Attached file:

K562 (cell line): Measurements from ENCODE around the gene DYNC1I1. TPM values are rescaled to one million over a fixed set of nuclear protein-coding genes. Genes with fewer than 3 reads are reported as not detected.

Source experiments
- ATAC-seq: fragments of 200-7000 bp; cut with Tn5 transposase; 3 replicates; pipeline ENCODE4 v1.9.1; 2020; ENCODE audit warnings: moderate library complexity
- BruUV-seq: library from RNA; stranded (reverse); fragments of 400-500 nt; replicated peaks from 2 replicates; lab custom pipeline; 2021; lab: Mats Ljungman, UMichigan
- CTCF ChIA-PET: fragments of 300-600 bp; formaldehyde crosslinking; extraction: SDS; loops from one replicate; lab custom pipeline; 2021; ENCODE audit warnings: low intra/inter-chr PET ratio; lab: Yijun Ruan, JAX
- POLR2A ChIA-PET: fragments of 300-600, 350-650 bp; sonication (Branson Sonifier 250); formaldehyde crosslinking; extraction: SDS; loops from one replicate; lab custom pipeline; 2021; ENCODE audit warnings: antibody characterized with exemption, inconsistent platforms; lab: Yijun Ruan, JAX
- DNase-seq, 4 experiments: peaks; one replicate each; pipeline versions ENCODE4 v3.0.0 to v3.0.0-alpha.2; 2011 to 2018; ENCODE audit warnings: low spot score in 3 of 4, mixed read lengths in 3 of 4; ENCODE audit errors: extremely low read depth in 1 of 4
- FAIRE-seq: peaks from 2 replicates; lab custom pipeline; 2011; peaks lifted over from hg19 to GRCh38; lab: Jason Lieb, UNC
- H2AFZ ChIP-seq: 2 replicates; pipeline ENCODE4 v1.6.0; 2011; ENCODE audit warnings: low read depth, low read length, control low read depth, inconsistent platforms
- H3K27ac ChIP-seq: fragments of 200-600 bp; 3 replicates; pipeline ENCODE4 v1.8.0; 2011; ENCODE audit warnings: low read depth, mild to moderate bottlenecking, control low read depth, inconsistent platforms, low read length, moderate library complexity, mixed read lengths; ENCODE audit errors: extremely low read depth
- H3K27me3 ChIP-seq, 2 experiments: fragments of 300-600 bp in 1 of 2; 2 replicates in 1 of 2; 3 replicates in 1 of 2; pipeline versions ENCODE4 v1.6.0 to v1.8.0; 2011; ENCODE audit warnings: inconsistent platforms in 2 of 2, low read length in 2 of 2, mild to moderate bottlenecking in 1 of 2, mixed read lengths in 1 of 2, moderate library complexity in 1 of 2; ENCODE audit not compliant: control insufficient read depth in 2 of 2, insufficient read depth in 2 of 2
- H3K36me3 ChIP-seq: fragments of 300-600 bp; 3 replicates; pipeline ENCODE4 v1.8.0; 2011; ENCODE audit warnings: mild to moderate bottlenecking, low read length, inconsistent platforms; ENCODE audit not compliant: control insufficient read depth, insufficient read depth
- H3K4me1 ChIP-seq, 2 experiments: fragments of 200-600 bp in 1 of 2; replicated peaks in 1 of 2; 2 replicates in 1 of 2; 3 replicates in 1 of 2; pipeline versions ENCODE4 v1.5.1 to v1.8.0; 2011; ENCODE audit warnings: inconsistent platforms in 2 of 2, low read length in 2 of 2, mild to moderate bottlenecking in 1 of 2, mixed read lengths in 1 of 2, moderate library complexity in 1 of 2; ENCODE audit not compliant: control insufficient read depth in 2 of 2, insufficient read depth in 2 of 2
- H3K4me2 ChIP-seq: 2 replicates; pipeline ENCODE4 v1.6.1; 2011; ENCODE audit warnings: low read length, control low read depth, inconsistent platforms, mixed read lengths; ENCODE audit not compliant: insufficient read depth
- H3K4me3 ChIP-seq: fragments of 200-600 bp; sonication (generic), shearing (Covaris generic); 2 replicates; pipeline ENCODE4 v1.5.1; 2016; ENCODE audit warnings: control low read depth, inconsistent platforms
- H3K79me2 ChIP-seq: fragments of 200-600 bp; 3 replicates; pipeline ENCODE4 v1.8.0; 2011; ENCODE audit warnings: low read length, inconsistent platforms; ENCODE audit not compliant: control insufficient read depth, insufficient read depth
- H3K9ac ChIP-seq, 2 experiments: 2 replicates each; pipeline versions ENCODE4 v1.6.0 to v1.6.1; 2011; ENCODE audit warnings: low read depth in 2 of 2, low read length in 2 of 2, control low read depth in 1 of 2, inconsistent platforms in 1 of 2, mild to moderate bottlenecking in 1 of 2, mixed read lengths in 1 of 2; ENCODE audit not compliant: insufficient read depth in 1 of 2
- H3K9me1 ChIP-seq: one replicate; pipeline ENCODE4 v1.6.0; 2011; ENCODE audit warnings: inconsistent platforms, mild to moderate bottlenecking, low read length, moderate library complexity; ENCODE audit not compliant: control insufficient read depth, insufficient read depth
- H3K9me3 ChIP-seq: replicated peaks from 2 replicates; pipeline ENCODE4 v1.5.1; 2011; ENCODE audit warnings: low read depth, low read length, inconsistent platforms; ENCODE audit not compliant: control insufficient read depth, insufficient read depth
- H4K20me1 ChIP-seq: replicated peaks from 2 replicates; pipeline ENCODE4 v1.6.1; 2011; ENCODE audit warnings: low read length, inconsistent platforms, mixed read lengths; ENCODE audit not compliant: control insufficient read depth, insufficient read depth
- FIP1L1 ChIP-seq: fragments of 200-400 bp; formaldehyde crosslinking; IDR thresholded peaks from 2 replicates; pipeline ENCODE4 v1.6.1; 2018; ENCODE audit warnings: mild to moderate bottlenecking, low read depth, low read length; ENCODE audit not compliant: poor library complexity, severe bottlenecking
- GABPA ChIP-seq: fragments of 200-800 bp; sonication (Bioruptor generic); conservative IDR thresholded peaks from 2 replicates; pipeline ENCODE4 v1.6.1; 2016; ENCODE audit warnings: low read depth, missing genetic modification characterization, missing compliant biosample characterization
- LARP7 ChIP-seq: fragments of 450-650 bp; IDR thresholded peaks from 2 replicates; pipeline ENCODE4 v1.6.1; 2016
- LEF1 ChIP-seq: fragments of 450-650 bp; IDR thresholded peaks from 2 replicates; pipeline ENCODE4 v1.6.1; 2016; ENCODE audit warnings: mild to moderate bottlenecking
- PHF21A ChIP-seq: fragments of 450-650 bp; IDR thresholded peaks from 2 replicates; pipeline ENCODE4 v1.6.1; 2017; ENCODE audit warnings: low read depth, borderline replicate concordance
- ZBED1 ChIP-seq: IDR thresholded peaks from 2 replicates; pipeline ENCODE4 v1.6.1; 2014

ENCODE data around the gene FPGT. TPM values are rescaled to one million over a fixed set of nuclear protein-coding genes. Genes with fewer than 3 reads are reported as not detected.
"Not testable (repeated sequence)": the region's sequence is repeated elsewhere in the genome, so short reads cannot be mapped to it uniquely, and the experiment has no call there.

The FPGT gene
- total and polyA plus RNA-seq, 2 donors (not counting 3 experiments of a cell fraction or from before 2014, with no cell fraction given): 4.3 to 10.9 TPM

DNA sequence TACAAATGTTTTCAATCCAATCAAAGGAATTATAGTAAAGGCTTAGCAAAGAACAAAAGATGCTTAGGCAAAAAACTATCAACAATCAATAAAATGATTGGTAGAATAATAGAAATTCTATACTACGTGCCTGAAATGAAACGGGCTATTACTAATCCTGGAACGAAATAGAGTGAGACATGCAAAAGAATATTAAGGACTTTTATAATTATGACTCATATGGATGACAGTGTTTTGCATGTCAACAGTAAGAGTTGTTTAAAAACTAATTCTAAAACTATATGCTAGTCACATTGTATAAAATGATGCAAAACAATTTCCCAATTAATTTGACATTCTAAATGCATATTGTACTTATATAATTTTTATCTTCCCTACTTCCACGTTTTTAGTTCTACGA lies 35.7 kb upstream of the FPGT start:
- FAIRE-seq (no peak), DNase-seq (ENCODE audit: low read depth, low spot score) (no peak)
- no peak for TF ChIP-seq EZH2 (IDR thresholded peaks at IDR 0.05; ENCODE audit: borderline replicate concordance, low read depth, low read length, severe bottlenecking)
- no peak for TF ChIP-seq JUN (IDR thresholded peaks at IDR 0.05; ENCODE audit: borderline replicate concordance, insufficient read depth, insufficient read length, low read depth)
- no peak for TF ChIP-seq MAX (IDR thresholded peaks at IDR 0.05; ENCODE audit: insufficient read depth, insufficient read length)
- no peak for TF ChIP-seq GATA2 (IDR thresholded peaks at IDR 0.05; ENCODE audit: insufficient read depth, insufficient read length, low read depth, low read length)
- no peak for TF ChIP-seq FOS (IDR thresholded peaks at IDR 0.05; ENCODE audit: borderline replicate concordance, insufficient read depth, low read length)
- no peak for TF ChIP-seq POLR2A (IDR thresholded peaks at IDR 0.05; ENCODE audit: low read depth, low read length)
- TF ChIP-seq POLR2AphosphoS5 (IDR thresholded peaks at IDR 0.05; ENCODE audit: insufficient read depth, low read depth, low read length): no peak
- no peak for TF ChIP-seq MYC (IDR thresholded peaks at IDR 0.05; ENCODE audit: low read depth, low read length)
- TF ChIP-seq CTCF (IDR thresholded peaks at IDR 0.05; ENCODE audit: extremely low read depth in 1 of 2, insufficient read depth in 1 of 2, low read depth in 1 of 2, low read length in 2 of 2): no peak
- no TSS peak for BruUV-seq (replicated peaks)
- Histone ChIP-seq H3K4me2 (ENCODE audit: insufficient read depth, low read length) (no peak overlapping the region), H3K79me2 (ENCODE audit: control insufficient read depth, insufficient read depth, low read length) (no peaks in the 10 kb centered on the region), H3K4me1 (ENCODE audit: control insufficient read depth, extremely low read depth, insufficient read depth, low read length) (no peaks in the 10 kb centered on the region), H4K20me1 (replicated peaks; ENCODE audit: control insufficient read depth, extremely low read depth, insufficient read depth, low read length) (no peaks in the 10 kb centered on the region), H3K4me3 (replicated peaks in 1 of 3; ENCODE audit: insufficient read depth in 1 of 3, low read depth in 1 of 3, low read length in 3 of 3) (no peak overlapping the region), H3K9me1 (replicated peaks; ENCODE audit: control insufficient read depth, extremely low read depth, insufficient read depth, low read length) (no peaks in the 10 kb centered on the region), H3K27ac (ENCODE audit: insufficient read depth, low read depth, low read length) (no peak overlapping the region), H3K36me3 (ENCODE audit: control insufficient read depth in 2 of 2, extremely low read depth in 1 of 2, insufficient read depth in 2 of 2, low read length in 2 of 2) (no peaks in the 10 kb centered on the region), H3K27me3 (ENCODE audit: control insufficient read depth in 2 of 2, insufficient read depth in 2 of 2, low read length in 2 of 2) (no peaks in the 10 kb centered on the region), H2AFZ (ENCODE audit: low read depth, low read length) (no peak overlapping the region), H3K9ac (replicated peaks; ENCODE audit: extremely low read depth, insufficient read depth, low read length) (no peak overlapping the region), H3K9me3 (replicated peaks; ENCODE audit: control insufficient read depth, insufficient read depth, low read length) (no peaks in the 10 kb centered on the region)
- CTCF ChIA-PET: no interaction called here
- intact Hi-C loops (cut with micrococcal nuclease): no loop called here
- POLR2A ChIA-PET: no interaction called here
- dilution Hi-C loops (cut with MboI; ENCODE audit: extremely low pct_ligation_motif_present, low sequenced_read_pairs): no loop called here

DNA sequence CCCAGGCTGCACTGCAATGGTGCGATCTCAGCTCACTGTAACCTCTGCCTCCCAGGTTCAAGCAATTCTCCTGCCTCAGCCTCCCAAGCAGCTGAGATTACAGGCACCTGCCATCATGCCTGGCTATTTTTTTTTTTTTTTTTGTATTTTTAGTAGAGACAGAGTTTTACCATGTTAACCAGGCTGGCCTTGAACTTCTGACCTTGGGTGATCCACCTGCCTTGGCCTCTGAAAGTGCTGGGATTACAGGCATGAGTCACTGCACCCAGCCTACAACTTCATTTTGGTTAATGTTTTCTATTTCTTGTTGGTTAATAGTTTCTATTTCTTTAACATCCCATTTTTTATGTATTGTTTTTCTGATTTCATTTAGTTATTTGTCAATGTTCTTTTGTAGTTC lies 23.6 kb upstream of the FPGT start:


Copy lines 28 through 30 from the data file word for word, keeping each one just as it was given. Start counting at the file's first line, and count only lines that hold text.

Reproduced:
"Not testable (repeated sequence)": the region's sequence is repeated elsewhere in the genome, so short reads cannot be mapped to it uniquely, and the experiment has no call there.

The FPGT gene
- total and polyA plus RNA-seq, 2 donors (not counting 3 experiments of a cell fraction or from before 2014, with no cell fraction given): 4.3 to 10.9 TPM